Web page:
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I started giggling when I watched the "little helping hand" creeping closer and closer.  (And then it got all floury!!!)

In American English, mattarello would be "rolling pin".  It is very long!  Mr. Spoon thinks you used a flag pole.

Duck parts is not a familiar ingredient to me.  Actually, duck in general is a fairly new ingredient to me.

I make the dough by hand, but we do use a roller and cutter (hand operated.)  

Fresh pasta is dramatically, no, SEVERELY, better than dried store bought pasta.  :D


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I started giggling when I watched the "little helping hand" creeping closer and closer.  (And then it got all floury!!!)

In American English, mattarello would be "rolling pin".  It is very long!  Mr. Spoon thinks you used a flag pole.

Duck parts is not a familiar ingredient to me.  Actually, duck in general is a fairly new ingredient to me.

I make the dough by hand, but we do use a roller and cutter (hand operated.)  

Fresh pasta is dramatically, no, SEVERELY, better than dried store bought pasta.  :D


 She had good time playing with the dough, and even better stealing it to eat (and I can't even scold her in good conscience, I did the very same when I was a child) and then she licked her hands clean like a cat :pb_lol:.

A flag pole indeed :pb_lol:, I needed every inch of it though.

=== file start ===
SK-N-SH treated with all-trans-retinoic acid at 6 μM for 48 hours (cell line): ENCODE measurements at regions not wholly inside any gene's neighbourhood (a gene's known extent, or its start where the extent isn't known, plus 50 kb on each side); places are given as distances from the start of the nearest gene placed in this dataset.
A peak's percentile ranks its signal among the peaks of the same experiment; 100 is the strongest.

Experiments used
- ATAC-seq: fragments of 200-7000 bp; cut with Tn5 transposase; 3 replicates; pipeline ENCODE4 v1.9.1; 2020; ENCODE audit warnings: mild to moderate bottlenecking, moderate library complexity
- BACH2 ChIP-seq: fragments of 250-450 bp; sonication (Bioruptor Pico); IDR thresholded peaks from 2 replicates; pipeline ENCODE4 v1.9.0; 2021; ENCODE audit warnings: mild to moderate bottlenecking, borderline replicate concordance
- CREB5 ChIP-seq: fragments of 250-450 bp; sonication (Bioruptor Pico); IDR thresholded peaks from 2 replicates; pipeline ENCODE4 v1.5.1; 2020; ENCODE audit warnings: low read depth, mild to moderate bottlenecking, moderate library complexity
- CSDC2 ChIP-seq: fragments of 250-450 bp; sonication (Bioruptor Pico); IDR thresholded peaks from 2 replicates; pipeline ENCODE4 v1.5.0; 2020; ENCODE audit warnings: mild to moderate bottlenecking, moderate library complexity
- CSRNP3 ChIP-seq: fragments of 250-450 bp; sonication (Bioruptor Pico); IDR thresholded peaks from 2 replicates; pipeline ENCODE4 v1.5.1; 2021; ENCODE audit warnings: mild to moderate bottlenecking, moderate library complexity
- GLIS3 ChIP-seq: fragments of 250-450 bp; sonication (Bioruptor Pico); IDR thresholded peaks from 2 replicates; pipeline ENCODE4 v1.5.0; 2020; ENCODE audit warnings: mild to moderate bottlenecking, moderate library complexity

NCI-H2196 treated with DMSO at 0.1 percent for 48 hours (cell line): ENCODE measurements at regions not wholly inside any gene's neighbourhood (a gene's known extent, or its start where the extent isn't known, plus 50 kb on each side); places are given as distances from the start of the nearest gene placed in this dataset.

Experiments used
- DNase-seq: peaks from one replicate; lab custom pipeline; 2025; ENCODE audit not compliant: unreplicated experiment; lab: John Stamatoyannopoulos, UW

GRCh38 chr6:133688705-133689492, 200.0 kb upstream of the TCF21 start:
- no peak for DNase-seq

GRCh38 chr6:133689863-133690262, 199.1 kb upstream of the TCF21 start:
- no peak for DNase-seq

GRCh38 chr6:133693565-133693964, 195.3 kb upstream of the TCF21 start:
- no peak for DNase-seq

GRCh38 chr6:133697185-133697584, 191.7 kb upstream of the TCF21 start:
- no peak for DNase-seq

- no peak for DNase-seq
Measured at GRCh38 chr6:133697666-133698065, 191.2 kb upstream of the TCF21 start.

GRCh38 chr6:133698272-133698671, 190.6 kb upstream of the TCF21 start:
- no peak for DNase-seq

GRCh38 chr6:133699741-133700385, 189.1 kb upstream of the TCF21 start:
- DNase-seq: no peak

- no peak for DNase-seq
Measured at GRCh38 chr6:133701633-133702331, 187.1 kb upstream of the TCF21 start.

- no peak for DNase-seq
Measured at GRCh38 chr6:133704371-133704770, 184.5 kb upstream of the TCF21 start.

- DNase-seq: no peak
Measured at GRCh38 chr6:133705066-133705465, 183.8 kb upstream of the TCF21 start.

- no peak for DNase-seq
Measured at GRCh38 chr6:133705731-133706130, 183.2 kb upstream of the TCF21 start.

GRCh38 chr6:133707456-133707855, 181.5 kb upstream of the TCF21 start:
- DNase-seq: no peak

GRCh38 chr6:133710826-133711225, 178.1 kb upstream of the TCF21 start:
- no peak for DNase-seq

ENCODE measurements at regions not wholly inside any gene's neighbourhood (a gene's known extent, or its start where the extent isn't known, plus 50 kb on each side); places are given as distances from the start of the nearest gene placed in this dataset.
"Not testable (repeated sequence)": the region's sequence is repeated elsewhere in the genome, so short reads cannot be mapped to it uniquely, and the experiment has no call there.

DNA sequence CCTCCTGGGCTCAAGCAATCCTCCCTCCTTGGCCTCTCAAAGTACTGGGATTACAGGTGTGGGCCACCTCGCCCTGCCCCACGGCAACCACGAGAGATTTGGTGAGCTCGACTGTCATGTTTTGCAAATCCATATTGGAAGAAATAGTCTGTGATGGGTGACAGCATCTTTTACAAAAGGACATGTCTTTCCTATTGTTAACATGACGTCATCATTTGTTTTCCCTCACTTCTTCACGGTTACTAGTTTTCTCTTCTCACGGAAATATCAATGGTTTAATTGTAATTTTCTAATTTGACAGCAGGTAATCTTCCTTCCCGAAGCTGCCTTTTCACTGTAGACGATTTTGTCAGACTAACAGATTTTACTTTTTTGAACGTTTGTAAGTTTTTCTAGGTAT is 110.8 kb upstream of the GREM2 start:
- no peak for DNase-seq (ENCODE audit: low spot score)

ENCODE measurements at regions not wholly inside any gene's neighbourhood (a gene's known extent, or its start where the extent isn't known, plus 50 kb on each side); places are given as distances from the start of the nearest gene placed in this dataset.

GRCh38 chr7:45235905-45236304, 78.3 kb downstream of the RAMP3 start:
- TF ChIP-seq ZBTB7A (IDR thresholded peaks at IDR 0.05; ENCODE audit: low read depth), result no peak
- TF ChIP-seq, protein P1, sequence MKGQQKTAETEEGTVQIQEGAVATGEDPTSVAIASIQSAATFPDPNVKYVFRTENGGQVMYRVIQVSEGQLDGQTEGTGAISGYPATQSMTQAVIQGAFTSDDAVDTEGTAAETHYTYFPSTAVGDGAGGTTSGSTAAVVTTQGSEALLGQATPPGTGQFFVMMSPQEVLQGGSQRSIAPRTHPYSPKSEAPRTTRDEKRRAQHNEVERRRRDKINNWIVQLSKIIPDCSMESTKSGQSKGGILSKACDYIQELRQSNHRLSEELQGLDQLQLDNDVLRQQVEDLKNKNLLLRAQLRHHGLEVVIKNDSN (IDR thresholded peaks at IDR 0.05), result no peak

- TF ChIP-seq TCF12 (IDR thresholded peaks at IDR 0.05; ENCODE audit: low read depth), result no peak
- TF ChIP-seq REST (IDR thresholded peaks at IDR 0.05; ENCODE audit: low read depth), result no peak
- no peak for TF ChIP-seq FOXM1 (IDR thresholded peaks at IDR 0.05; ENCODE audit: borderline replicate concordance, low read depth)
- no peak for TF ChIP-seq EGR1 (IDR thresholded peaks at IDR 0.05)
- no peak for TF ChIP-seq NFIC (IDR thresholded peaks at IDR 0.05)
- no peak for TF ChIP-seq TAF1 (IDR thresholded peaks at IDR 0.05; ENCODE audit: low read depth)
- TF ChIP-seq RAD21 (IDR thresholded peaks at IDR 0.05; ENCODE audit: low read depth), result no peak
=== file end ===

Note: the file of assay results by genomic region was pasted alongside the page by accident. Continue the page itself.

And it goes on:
Duck here is considered a delicacy, one of the most traditional and beloved foods in this part of Veneto is Bigoli (a type of pasta that I can't do because I don't have the necessary tool, I should really "hint" about it as a present for Christmas from Mr LPG) with duck ragù, exquisite. Rereading the post I see I forgot about a lot of details, next time I'll have to do better.

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This looks so good.  Where I went to college was right in the heart of Little Italy in New York (the original little Italy, not the one now).  I used to go to the fresh noodle store every other week to buy a pound or two of "tagliatelle" (I'll be honest, I just googled how to spell that word, and I am sure I still don't pronounce it right, either).  But I just love the smell of that fresh noodle store, and the taste of the fresh  noodles of course!! I should have to try to make this myself one day...